September 21st, 2023 – The Power of Indigenous Food Sovereignty Series: Dietitian perspectives and stories about the Impacts of Colonization on Indigenous health and food systems With Gerry Kasten, Michael Wesley, Seamus Damstrom and Tatyana Daniels

In this first part of “The Power of Indigenous Food Sovereignty Series” Gerry Kasten, Michael Wesley, Seamus Damsttrom and Tatyana Daniels will be sharing their journey with Indigenous food system and sharing the impacts of colonization. This webinar will emphasize the importance of recognizing Canada’s/BC’s colonial history, acknowledging Indigenous Peoples’ resilience and exploring the role that dietitians have in reconciliation.

Thank you for your interest and participation!

This session’s video is now available for viewing.

Thank you to everyone for your continued interest in our events.

We would like to reiterate that everyone is welcome to our UBCLC sessions.


Date: Thursday, Sept 21st, 2023 (PST)
Time: 10 a.m. to 11:30 am
Where: Free online via Zoom
View system requirements
Registration: required to participate; We would strongly recommend signing up for this event if you are interested even if you can’t make the date and time so we can have your information to send you the video link after the webinar session

About the Presenters:


Gerry Kasten loves food! He was born to a farming family, and still helps his brother bring in the harvest each year. He has an Honours Diploma in Commercial Cooking and has both a Bachelors and Masters degree in Nutrition. He worked in Public Health in BC for the past thirty years, and has led the boards of directors of both Dietitians of Canada and the BC Agriculture in the Classroom Foundation. Gerry is a Lecturer in UBC’s Dietetics program. Gerry’s chequered past has led him to a critical analysis of the constructions of gender, particularly as they are enacted through food.He wants to live in a world where people celebrate food, sharing it with those they love, taking its pleasure without restraint because its flavour saturates their most sensuous appetites.


Michael Wesley, Gitxsan RD.

Michael was born on the Gitxsan territory and raised on a small reserve called Gitanmaax.He is a husaband and  father of two. Michael have completed his degree in Bachelor of Science with a major in dietetics at UBC – Vancouver. Michael has started a business to approach dietetics with innovation to implement Indigenous knowledge into my practice.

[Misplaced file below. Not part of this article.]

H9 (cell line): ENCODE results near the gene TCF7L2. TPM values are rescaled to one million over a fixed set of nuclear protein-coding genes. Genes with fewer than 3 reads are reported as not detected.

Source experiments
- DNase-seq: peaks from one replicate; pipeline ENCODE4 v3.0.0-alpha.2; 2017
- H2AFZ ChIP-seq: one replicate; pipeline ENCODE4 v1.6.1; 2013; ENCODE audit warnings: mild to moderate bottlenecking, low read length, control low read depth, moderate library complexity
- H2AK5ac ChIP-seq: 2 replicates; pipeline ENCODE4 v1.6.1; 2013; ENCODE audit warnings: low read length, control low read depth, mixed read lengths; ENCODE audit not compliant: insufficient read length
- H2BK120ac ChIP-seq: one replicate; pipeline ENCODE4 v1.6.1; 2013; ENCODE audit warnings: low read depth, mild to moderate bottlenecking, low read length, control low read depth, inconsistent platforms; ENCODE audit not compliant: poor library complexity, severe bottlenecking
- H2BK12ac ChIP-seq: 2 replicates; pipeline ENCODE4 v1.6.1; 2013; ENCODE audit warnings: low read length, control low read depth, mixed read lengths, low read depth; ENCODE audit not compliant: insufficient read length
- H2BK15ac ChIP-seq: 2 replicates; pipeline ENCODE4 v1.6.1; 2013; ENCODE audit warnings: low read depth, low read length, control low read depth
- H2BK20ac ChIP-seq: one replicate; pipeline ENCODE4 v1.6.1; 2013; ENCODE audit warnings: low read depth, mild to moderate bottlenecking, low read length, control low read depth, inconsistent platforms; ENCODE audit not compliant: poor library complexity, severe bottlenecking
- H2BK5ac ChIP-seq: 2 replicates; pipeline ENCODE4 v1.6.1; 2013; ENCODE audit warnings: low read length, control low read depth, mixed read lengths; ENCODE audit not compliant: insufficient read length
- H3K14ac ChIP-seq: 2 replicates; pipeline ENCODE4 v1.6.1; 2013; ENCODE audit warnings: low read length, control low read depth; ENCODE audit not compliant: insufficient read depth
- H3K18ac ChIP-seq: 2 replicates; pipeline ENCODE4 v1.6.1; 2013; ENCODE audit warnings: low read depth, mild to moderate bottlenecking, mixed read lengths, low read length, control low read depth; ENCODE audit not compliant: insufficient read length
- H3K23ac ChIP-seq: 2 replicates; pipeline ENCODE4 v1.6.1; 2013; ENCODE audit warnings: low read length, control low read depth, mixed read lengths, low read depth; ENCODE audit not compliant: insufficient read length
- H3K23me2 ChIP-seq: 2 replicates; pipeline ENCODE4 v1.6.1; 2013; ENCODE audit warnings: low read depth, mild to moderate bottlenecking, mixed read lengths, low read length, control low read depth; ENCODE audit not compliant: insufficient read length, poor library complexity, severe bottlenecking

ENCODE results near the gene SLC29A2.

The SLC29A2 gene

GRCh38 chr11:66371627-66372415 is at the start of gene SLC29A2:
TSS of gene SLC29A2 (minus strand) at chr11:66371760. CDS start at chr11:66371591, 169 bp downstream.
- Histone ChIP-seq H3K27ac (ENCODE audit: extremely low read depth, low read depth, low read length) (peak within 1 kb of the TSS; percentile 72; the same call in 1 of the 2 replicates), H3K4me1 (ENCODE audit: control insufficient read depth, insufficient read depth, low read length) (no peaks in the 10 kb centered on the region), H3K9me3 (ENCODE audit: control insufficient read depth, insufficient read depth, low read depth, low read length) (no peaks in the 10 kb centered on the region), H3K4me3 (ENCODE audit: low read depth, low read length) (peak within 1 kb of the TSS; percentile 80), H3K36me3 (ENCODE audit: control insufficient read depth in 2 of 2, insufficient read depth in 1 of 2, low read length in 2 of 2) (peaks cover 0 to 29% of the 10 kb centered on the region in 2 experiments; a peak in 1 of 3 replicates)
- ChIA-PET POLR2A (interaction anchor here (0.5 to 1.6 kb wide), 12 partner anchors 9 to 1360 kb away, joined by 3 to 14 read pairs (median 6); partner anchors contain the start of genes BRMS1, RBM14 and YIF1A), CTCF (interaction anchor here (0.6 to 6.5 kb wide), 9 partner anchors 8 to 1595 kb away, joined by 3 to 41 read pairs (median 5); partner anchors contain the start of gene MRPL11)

Seamus Damstrom, RD

Shekoli/Hello, my name is Seamus Damström. I am Oneida with Czech ancestry on my mother’s side and Swedish and Irish ancestry on my father’s side. I live and work on the ancestral and unceded ʔamakʔis Ktunaxa territory, the traditional land of the Ktunaxa Nation. My post-secondary journey led me to the College of the Rockies and UBC, where I completed a 10-month placement with Northern Health. Currently, I work as a Public Health Dietitian with Interior Health, operating at the community, regional, and provincial levels. Throughout my journey of reclaiming my Indigenous identity, I’ve recognized the significance of food and Land in building relationships and strengthening connection between language and health. As a Registered Dietitian, I am committed to ongoing (un)learning, fostering trusting relationships, reclaiming my Oneida language and culture, and amplifying community stories to advocate for systems change.


Tatyana Daniels, RD

Tatyana is a Gitxsan-Wet’suwet’en dietitian who grew up in the community of Gitanmaax in northwestern BC. While growing up, her grandmother taught her about the nutritional benefits of traditional foods, the many different preservation methods for salmon, and the importance of our cultural foods for food security. Because of this experience, she became a strong advocate for land and food system protection early in her life and now has 12 years experience in Indigenous food sovereignty advocacy and rural food insecurity education. She graduated with honors from the dietetics program at the University of British Columbia in 2022, previously worked as a clinical dietitian in downtown Vancouver, and now works as a Population and Community Health dietitian for First Nations communities in northern BC. Her work includes incorporating cultural knowledge into nutrition and overall dietetics practice, while providing education within the dietetics community on the effects of colonialism on Indigenous health and food systems, and the complexities of food insecurity and food sovereignty in Indigenous communities.



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The topics we cover can often be sensitive or emotionally triggering. Please make sure that you are looking after yourself. If at any point you feel that you need to talk to a friend, Elder, counselor, or family member: don’t hesitate to do so. Check out our Counseling Support Page.

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